A gunman opened fire at a Chicago Catholic hospital Nov. 19, setting off a frantic scene that ended with three victims killed and the assailant dead, police said.
The same day in suburban St. Louis, another gunman entered a Catholic goods store, sexually assaulted several women and shot one of them. The woman later died, police said.
The incidents shocked Catholic leaders, and they offered words of condolence to the victims and their families.
The Chicago incident occurred at Mercy Hospital and Medical Center on the city's South Side. The dead included a young police officer and two hospital employees, among them a doctor and a pharmacy resident.
Police said the gunman also died, but that they were unsure if he turned the gun on himself or was shot by responding officers.
Officer Samuel Jimenez, 28, who was on the force for less than two years, was gunned down as he responded to a call for help from other officers responding to a report of gunfire at the hospital. He was married with three young children, a police spokesman said.
The Chicago Tribune reported that police were called to the hospital after Juan Lopez, 32, confronted emergency room doctor Tamara O'Neal, apparently over a "broken engagement."
Witnesses said the gunman arrived about 3:30 p.m. and got into an argument with O'Neal outside of the emergency room before repeatedly shooting her. He ran into the hospital when police responded, exchanging gunfire with officers.
The third person killed was Dayna Less, 25.
A second officer was shot, but the bullet lodged in his service revolver, a police spokesman said.
Hospital staff rushed to move patients in the chaotic setting and hid inside locked storage areas and surgery rooms, according to witnesses.
In a statement issued immediately after police secured the scene, the hospital expressed sadness and shock over the incident. The hospital remained in lockdown as police conducted their investigation and the emergency department was to be closed Nov. 20, the statement said.
"Mercy Hospital and all other Trinity Health Hospitals regularly plan for emergencies, and last month Mercy Hospital completed an active shooter drill," the hospital added.
"All of us at Mercy Hospital and Trinity Health pray for the victims and their families," the statement concluded.
Chicago Cardinal Blase J. Cupich said Nov. 20 that the three victims were "senselessly killed as they went about their day."
In a statement released by the archdiocese, the cardinal called for society to "take a hard look at what is happening in our homes and in our communities."
"Fear and violence are an unending cycle that must be broken. It is well past time. We must act," he said, noting that 2,600 people have been victims of gun violence in Chicago during 2018.
He also offered prayers for the victims, families and friends as well as "those who work to maintain the peace and heal the sick here and around the world."
"Let us pray for healing in our city and turn our sorrow and sympathy to action," the statement concluded.
Cardinal Daniel N. DiNardo of Galveston-Houston, president of the U.S. Conference of Catholic Bishops, noted the Chicago incident was "at a place which should be a center of healing" and called it "a senseless act of gun violence."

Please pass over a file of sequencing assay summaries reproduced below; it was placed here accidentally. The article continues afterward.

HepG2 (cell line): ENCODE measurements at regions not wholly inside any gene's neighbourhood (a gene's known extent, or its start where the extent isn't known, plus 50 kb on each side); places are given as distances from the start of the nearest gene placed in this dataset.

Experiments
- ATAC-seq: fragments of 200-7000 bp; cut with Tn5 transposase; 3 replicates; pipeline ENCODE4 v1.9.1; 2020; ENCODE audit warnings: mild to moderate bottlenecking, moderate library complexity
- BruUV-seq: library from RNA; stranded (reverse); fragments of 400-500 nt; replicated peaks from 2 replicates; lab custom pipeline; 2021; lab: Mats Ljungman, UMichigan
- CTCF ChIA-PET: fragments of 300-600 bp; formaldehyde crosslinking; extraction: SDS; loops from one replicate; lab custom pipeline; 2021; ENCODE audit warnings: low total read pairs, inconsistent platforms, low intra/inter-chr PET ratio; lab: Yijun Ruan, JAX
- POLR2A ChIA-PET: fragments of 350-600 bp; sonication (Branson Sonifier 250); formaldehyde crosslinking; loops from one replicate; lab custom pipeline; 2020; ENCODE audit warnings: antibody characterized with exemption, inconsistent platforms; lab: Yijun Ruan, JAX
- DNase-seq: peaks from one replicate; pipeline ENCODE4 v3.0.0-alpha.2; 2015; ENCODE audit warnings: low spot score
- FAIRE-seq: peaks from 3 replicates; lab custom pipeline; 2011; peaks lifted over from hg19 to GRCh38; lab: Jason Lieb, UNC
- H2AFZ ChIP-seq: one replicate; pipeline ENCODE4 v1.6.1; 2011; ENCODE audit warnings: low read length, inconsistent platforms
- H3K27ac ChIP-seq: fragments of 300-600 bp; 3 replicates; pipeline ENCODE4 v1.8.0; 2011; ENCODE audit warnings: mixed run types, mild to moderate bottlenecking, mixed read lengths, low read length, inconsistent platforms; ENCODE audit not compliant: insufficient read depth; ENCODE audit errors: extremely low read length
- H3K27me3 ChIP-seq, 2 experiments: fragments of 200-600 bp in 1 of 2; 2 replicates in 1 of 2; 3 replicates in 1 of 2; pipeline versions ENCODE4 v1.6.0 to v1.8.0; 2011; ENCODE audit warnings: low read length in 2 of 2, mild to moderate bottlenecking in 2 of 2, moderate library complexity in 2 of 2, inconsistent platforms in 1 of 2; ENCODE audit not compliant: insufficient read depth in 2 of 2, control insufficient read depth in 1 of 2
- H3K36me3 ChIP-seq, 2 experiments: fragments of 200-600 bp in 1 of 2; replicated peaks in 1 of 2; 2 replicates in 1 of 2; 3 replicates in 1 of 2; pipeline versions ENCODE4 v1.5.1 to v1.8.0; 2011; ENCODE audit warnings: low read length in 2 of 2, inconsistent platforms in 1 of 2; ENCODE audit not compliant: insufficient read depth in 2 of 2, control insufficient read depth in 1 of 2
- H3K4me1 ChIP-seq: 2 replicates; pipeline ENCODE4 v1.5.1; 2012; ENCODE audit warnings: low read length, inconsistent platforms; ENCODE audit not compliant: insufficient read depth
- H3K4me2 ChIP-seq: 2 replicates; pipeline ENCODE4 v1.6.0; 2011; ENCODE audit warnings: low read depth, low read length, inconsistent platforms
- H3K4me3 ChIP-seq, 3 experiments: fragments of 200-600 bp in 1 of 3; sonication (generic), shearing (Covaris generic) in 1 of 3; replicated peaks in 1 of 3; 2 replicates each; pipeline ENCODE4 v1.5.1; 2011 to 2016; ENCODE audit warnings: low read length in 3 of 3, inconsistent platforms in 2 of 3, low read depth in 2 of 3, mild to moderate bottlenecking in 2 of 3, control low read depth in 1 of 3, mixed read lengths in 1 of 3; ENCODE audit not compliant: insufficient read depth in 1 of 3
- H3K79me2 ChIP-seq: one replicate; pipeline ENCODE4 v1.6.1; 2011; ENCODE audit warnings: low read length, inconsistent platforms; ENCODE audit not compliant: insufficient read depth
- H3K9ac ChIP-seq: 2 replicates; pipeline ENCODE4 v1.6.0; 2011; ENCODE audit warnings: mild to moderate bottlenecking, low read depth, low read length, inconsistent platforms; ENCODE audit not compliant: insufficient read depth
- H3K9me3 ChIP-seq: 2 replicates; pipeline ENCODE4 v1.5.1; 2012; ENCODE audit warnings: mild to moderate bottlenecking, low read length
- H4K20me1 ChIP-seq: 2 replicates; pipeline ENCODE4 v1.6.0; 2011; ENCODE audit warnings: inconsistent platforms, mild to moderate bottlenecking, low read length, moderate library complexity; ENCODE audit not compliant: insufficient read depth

He called on the intercession of Our Lady of Guadalupe to bring comfort to all people full of sorrow over the shooting.
The cardinal also said the country's bishops "will continue to ask that public policies be supported to enact reasonable gun measures to help curb this pervasive plague of gun violence."
In West St. Louis County, police were looking for a gunman Nov. 20, a day after his shooting rampage at a Catholic Supply store. It was apparently a random attack at the store in suburban Ballwin. He shot one woman, who died hours later. The woman, 53, was not immediately identified, and police declined to say whether she worked at the store.
"We are shocked and saddened by the events that occurred at our West County location Monday afternoon," Catholic Supply officials wrote in a Facebook post. "This was a senseless tragedy. Please join us as we pray for the victims and their families. We appreciate your patience, grace and prayers during this difficult time. Thank you for your continued support."
County police officers responded to the store about 3:19 p.m. to find the shooting victim. They said that at least one woman had been sexually assaulted.
Police said the incident appears to be a random attack, with no known connection between the shooting victim and the assailant.
"Our hearts go out to the victims of this horrific tragedy at Catholic Supply," St. Louis Archbishop Robert J. Carlson shared in a tweet soon after the incident. "We are praying for these victims. ... We join with civil authorities asking for the community's assistance in apprehending the culprit of this crime."
Classes at Christ Prince of Peace School about a half-mile from the store in neighboring Manchester were canceled Nov. 20 as a precaution. Father Christopher Dunlap, pastor, requested police presence on campus Nov. 19 as all evening activities were canceled.
"We're praying for the victims in this senseless tragedy, especially the woman who died and her family," Father Dunlap told the St. Louis Review, archdiocesan newspaper. "We're also praying for the Catholic Supply family."
Catholic Supply closed all three of its locations Nov. 20 to give staff time to be with their families. The West County location will remain closed while the police investigation continues. The other locations in south St. Louis and in O'Fallon planned to reopen Nov. 21 with additional security on hand.
Jennifer Brinker, staff writer at the St. Louis Review and Catholic St. Louis, publications of the Archdiocese of St. Louis, contributed to this story.